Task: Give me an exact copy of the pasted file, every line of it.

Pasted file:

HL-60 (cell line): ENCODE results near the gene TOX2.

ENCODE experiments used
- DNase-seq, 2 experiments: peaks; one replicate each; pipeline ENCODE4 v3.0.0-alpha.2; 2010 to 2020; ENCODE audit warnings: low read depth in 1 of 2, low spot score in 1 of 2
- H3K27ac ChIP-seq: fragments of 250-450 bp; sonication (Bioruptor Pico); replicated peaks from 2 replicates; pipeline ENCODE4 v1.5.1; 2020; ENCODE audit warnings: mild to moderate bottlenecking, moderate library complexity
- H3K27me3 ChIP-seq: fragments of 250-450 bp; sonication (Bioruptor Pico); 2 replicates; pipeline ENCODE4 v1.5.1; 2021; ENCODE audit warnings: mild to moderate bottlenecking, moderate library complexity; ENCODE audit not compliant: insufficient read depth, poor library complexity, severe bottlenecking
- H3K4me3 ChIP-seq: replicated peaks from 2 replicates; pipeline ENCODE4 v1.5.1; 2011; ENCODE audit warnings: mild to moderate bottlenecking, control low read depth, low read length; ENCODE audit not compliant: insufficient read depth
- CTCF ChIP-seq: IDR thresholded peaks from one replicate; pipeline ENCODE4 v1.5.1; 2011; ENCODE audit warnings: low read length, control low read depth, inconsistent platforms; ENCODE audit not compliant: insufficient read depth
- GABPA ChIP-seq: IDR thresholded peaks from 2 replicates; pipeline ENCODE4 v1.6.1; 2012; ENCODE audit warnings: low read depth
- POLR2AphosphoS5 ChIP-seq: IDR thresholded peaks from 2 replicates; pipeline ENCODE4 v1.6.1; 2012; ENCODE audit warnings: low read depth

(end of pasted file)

HL-60 (cell line): ENCODE results near the gene TOX2.

ENCODE experiments used
- DNase-seq, 2 experiments: peaks; one replicate each; pipeline ENCODE4 v3.0.0-alpha.2; 2010 to 2020; ENCODE audit warnings: low read depth in 1 of 2, low spot score in 1 of 2
- H3K27ac ChIP-seq: fragments of 250-450 bp; sonication (Bioruptor Pico); replicated peaks from 2 replicates; pipeline ENCODE4 v1.5.1; 2020; ENCODE audit warnings: mild to moderate bottlenecking, moderate library complexity
- H3K27me3 ChIP-seq: fragments of 250-450 bp; sonication (Bioruptor Pico); 2 replicates; pipeline ENCODE4 v1.5.1; 2021; ENCODE audit warnings: mild to moderate bottlenecking, moderate library complexity; ENCODE audit not compliant: insufficient read depth, poor library complexity, severe bottlenecking
- H3K4me3 ChIP-seq: replicated peaks from 2 replicates; pipeline ENCODE4 v1.5.1; 2011; ENCODE audit warnings: mild to moderate bottlenecking, control low read depth, low read length; ENCODE audit not compliant: insufficient read depth
- CTCF ChIP-seq: IDR thresholded peaks from one replicate; pipeline ENCODE4 v1.5.1; 2011; ENCODE audit warnings: low read length, control low read depth, inconsistent platforms; ENCODE audit not compliant: insufficient read depth
- GABPA ChIP-seq: IDR thresholded peaks from 2 replicates; pipeline ENCODE4 v1.6.1; 2012; ENCODE audit warnings: low read depth
- POLR2AphosphoS5 ChIP-seq: IDR thresholded peaks from 2 replicates; pipeline ENCODE4 v1.6.1; 2012; ENCODE audit warnings: low read depth